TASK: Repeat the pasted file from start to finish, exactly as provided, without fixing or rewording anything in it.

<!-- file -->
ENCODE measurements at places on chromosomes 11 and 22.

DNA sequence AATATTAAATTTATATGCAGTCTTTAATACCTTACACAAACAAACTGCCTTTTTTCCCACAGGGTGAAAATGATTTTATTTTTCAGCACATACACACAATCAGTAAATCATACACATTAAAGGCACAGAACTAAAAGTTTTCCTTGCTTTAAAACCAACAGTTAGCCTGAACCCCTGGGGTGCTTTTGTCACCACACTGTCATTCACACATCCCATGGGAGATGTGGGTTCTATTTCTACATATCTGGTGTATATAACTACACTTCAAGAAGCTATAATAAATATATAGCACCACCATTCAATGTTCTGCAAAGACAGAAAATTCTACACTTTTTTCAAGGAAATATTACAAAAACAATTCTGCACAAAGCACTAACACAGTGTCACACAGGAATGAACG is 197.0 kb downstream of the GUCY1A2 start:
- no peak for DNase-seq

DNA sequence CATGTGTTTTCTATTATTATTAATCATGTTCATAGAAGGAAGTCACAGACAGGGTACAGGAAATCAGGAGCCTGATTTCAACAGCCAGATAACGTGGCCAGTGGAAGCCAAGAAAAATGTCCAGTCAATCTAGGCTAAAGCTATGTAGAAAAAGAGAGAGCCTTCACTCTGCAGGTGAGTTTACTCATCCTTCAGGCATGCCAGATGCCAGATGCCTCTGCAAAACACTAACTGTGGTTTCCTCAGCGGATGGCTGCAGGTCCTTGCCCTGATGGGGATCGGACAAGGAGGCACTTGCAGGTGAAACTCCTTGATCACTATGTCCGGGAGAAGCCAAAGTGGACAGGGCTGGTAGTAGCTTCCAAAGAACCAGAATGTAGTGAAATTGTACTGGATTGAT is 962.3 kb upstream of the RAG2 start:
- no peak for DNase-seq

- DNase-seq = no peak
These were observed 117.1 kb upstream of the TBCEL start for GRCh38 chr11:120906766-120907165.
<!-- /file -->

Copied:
ENCODE measurements at places on chromosomes 11 and 22.

DNA sequence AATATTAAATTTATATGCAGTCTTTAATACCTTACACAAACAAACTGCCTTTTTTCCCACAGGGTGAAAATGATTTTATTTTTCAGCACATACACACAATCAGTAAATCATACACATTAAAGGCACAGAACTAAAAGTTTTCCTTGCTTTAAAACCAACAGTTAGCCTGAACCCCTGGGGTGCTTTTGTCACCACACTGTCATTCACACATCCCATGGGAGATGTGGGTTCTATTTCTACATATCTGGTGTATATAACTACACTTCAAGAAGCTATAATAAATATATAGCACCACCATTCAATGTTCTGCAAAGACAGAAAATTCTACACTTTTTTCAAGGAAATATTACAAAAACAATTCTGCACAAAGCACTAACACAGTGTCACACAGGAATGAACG is 197.0 kb downstream of the GUCY1A2 start:
- no peak for DNase-seq

DNA sequence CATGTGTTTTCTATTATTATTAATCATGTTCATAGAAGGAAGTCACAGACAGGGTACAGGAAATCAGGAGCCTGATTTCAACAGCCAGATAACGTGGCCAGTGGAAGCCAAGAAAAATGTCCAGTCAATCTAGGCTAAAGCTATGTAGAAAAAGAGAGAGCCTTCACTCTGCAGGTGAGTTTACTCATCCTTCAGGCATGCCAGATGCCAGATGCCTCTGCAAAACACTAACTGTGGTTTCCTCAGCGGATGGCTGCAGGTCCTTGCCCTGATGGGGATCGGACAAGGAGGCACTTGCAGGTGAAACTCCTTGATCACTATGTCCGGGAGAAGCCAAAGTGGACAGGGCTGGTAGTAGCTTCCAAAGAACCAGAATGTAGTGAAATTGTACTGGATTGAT is 962.3 kb upstream of the RAG2 start:
- no peak for DNase-seq

- DNase-seq = no peak
These were observed 117.1 kb upstream of the TBCEL start for GRCh38 chr11:120906766-120907165.